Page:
this is just the break in, wait till I start tuning

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PostSubject: Re: Tuning Chicago   Sat Apr 13, 2013 3:26 pm

Hi TuneLand

Heading for Chicago from the 16th to 23rd. My mission besides listening to a quick settling process at Bill's is to start working on the screw threads, replacing most of the screws I'm sure. The poly for the screw holes has probably had enough time to firm up a little as last visit I didn't feel comfortable messing with the freshly done threads.



The better job I do on this part the better the transfer, and for me this is the whole ball game. The wood is curing so nicely that if I get the transfer really good and the room doesn't get messed with any more we should be in a good place for mechanically zoning out the room. Hopefully by the 3rd or 4th visit this summer this will make a lot more sense for those wondering, but in short we are making both the laminar flow of the room along with the pressure zones do what we are telling them to do from a wall point of view.

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PostSubject: Re: Tuning Chicago   Thu May 02, 2013 6:23 am

While working on the downstairs system there needs to be an upstairs system to listen to, but honestly the B-horns were just not bringing it to me with their out of phase sound in the mids and lack of bass. This is a speaker that at least from what I have heard wants (needs) the support of a back wall to play off of. They were doing Bill no good as he starts to explore a bigger soundstage cause they really don't give this in his setting. At best they give a to the speaker stage, and if you force them to break out, a stage that is artificial and phasy, kinda like a set of headphones with the wires crossed on one speaker. Drove me crazy! So do we bring the 60's back up? Yes maybe, but then the 60's get tuned up there and at the end of the visit are taken back down to break in the room. To do this right we would need to get serious about what to do with this over the top thick and heavy carpet though, which doesn't allow anything through it without a fight. I keep looking and listening to this carpet and blick my eyes plus wiggle my nose but it's still there. HMMMM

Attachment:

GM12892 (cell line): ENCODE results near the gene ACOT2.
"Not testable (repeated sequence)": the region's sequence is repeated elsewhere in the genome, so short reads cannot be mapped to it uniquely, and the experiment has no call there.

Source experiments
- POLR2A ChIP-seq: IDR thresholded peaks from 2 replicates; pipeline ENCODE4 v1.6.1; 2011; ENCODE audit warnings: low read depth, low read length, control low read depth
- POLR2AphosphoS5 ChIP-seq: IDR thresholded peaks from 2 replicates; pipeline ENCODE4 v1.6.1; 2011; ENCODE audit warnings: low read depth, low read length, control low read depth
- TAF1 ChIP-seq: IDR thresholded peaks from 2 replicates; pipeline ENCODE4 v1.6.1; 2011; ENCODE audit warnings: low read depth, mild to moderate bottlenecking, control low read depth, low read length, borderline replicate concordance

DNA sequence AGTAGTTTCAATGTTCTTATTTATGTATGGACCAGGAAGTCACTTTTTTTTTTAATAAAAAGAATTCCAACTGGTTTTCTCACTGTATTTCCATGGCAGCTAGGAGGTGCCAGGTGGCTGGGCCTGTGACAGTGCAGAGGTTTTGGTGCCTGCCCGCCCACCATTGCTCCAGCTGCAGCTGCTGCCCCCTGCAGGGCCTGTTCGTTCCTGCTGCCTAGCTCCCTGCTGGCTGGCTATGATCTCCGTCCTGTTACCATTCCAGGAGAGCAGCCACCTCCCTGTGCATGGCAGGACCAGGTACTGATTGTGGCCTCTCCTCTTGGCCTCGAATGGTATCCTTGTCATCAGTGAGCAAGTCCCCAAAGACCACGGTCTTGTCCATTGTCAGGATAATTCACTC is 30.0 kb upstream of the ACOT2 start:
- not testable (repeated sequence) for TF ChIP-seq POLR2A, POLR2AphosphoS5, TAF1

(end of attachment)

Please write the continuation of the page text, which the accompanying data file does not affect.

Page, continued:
Bill and I retire to our sitting area by the kitchen of course and Bill starts telling me that he wants to have 2 setups. The downstairs one and the experimental on upstairs. The need to design and build lives in the heart of many of us and Bill has worked on a tunable tube amp design. Basically a kit tube amplifier without the chassis. "lets try it".

heeeellllooooo what have we here Question



or should I say, what have we here Question



But Bill, can we please get rid of the B-horns? Lets put in the Klipsch and see if we can get something out of them.



Far better than the B-horns struggling but still not grounding. Let me do some playing and.....oh now what is this?



Bill, how did you go from the BYOB (bring your own battery) Altmann to this piece of art?



I felt like I was watching "being there" and instead of Chauncey saying "I like to watch" Bill says "I like to play". From 9 pieces of componentry down to 5 (four of them being the amp) but for our purposes 2.



Now this is more like it Exclamation

After shortening and organizing the cable



and tuning the electric a little



things started to take on shape.

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PostSubject: Re: Tuning Chicago   Thu May 02, 2013 10:48 am


Hey, Mr. Green,

I see you clearly show those electrician's rubber gloves. Good thing to keep in stock for those who dare to go tuning their electric panels and sockets. Safety first! A Tunee would like to still be around to listen to the results.

The recent monsoon-like rains in Chicagoland had me fearing a flooded basement, so I put the one socket I had hanging back into the wall. Try explaining that to an insurance adjuster Smile

Fortunately, despite the virtual river that was flowing down the streets in my neighborhood earlier that day, I escaped with only some seepage in the bigger room where I used to have my system. As there is no mention of it, I assume Bill333 had no water damage.


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PostSubject: Re: Tuning Chicago   Tue May 28, 2013 11:31 pm

hi Robert

Sorry for the late reply. I put in my request for 48 hour days with no luck yet.

Glad to hear the flood was held back by the fort. Same at Bill's. He has gone to great lengths for dry conditions.

On my last visit while working on moding the room panels downstairs Drewster and myself were doing some moding on the speakers upstairs. At one point the sound in the system pointed right at the speakers and said "you've got to be kidding". And after looking sure enough there was bedding foam (high tech) stuffed in them. Now the industry can call this what ever they want and run tests, and even give us the story of how and why foam rubber was made, but the truth of it is foam was made for one reason, to absorb and absorb it does.



After removing even a little the Klipsch's dbs went up more than a little. I then put one coat of finish on and within a day the sound cleaned up. The stock ports were also not doing the speakers any favors. We're far from these being up to the task but at least we are seeing signs of life.